The search for answers to all three begins with one word: gazelles.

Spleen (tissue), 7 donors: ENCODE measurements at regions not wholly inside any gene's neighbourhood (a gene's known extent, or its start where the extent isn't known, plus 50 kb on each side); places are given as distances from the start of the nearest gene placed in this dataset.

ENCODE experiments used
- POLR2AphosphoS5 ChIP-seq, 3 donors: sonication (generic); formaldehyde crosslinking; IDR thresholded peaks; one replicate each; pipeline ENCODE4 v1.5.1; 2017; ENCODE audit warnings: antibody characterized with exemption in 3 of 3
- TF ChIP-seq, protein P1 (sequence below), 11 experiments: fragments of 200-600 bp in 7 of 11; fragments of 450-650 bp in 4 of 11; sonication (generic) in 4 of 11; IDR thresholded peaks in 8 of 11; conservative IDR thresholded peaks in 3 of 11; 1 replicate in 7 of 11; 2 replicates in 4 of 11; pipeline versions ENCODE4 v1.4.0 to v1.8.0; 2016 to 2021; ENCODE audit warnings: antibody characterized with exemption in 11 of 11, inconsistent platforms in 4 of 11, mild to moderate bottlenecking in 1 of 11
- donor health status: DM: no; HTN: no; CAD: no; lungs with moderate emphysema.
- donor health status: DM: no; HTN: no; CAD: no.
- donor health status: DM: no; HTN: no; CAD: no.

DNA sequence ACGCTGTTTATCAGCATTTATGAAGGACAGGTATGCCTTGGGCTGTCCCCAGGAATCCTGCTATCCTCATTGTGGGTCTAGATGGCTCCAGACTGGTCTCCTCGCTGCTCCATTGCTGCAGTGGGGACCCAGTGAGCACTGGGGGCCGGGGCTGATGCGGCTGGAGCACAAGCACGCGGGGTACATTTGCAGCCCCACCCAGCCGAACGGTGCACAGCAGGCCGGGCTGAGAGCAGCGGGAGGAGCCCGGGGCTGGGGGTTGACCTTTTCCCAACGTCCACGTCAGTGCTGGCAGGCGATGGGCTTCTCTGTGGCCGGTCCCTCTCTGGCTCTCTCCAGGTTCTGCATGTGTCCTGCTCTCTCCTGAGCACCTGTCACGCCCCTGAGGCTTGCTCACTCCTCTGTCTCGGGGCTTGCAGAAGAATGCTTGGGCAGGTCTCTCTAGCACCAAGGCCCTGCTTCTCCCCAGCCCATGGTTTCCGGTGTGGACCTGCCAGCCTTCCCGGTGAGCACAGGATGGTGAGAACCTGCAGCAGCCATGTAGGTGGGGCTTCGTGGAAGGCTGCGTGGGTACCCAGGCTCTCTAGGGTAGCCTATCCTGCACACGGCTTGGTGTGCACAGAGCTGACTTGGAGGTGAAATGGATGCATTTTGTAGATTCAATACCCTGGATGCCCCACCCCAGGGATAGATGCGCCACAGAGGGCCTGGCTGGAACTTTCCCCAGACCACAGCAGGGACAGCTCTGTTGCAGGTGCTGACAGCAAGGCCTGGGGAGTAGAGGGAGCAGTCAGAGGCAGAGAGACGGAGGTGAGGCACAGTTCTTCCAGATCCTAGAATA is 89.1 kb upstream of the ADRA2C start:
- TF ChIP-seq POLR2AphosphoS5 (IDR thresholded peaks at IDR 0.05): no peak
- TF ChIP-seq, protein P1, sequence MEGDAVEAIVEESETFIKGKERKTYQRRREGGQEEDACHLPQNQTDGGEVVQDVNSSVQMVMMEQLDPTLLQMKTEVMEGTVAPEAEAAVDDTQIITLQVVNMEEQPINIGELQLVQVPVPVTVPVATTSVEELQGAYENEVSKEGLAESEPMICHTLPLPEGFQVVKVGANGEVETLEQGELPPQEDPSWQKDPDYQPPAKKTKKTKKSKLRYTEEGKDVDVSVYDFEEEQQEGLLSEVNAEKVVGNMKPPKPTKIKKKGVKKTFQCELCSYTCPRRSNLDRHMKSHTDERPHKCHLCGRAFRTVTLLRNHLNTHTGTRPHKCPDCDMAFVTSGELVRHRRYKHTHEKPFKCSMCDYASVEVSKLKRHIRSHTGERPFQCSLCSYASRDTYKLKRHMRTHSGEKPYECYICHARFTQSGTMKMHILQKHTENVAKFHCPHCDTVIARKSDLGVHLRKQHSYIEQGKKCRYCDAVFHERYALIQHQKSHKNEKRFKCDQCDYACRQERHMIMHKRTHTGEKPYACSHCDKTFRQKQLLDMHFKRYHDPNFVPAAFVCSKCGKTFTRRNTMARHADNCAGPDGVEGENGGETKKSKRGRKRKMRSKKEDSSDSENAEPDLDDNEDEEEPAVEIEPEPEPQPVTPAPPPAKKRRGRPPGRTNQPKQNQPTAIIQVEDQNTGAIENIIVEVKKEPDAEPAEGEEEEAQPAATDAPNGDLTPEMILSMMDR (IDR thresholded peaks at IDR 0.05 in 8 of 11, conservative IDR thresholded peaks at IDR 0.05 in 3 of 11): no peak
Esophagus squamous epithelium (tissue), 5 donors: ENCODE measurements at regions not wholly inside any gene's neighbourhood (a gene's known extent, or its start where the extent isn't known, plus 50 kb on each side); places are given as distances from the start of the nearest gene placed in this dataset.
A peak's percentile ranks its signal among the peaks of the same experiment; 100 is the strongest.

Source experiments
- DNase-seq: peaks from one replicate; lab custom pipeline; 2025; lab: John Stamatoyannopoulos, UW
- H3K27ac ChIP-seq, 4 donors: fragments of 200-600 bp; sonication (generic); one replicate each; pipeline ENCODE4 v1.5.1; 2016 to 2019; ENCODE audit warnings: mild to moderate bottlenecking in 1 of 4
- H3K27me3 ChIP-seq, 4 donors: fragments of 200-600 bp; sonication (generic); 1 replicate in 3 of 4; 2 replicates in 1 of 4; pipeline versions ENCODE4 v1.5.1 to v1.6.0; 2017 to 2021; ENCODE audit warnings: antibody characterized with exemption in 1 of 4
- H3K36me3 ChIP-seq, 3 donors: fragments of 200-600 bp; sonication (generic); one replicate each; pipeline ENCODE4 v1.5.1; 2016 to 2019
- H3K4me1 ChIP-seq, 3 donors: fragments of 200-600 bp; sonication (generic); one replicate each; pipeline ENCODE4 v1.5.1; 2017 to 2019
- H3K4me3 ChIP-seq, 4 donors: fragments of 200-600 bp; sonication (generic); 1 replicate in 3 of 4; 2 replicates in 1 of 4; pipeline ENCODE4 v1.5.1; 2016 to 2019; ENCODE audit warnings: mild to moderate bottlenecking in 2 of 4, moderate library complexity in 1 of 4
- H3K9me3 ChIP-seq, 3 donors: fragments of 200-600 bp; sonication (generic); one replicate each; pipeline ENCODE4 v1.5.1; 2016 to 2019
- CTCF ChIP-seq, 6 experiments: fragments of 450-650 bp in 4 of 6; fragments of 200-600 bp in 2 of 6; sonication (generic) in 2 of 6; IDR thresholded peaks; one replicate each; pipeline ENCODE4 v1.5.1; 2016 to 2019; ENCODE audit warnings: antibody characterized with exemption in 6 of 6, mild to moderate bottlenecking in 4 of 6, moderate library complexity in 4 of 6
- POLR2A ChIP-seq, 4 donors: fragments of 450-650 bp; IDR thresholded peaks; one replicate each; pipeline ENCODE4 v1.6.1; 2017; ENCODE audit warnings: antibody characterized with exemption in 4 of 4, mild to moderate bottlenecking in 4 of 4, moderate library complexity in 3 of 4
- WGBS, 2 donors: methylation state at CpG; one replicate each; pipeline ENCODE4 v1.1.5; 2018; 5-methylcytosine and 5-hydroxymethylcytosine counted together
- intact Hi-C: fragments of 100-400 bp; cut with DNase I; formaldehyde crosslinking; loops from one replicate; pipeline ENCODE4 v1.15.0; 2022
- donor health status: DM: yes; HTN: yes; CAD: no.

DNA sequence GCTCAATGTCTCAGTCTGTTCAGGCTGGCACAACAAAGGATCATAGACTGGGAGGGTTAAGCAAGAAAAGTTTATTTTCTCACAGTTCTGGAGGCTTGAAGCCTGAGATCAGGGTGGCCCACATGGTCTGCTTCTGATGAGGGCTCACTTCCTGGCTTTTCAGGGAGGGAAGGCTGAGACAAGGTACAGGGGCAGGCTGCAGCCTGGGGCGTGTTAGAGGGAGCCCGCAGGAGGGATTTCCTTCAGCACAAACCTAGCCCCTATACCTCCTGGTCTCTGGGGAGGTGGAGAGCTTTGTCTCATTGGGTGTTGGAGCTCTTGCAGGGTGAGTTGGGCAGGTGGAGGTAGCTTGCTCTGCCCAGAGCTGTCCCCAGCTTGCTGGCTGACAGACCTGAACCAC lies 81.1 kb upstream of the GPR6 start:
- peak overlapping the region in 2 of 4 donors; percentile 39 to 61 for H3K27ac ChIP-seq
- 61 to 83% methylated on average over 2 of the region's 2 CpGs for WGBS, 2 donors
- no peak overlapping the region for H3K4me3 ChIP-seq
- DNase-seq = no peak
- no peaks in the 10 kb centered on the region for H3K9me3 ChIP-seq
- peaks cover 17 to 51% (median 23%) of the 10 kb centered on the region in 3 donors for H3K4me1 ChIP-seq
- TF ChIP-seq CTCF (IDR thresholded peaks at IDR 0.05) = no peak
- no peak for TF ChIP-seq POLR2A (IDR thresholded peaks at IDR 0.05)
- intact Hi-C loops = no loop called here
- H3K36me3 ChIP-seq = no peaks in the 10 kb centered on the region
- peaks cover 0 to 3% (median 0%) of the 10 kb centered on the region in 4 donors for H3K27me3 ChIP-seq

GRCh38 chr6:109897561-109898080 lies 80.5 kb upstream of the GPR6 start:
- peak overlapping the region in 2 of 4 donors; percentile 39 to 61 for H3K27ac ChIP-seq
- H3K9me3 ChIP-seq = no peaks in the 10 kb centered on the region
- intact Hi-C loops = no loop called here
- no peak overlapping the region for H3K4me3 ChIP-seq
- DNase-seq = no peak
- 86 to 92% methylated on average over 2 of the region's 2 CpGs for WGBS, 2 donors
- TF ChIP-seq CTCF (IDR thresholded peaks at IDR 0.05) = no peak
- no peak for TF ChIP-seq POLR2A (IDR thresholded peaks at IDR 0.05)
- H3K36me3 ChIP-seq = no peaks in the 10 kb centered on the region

For most of the 20th century, everyone believed that big companies created almost all new jobs. Then, in the late 1970s, a researcher at the Massachusetts Institute of Technology, David L. Birch, made a remarkable discovery. He’d come to MIT from Harvard to work in the Center for Urban Studies and there had developed a particular interest in jobs—how they were created, why they moved from place to place, what role they played in regional development. The government databases weren’t much help in his research, since they didn’t break out employment at individual companies and therefore didn’t allow him to track changes in the numbers and locations of jobs over time. So he hit on the idea of using data from Dun & Bradstreet, which recorded the job numbers and locations of specific firms and establishments in the course of preparing its annual credit reports. He got hold of the complete D&B files for four years—1969, 1972, 1974, and 1976. When he examined the data, he was surprised to find that, in that period, businesses with fewer than 20 workers created four times as many new jobs as companies with more than 500 employees.In 1979, Birch published the results of his research in a 52-page report titled The Job Generation Process. Appearing as it did just as entrepreneurs were beginning to remake the economy, the report had a huge impact on policymakers. Equally important, it demonstrated the need to study job creation and destruction on the micro level, thereby opening up a whole new field of research.To be sure, not everyone accepted Birch’s findings. One research team tried to duplicate his results using D&B data from different years and found that small companies grew no faster than large ones. Others claimed he’d made statistical errors that had skewed the results and invalidated his conclusions. Still others argued that Birch’s conclusions were beside the point: Jobs in small companies were worse than those in big companies in terms of working conditions, compensation, fringe benefits, and employment security, and therefore it was no great shakes to have more of them.But Birch also had defenders who conducted independent studies that produced similar results—not only for the United States, but for other countries, including Canada, the United Kingdom, Holland, and Greece. Over the next decade, Birch continued his research into the job-generation process. (Some of his findings were presented in columns he wrote for Inc.) As time went along, he developed new insights into where jobs came from. In 1994, he co-authored an essay with one of his chief critics, Harvard professor James Medoff, for a book called Labor Markets, Employment Policy, and Job Creation. The idea was to see what they could agree on. The title of the essay was "Gazelles."